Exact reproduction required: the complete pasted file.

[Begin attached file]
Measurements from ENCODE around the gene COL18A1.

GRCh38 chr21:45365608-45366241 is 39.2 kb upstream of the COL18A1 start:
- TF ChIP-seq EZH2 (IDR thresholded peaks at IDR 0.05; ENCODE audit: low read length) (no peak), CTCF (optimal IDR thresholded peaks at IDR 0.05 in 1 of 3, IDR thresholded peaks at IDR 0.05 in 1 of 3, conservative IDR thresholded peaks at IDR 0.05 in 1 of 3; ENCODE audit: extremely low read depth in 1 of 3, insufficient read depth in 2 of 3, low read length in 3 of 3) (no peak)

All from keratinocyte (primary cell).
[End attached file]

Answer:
Measurements from ENCODE around the gene COL18A1.

GRCh38 chr21:45365608-45366241 is 39.2 kb upstream of the COL18A1 start:
- TF ChIP-seq EZH2 (IDR thresholded peaks at IDR 0.05; ENCODE audit: low read length) (no peak), CTCF (optimal IDR thresholded peaks at IDR 0.05 in 1 of 3, IDR thresholded peaks at IDR 0.05 in 1 of 3, conservative IDR thresholded peaks at IDR 0.05 in 1 of 3; ENCODE audit: extremely low read depth in 1 of 3, insufficient read depth in 2 of 3, low read length in 3 of 3) (no peak)

All from keratinocyte (primary cell).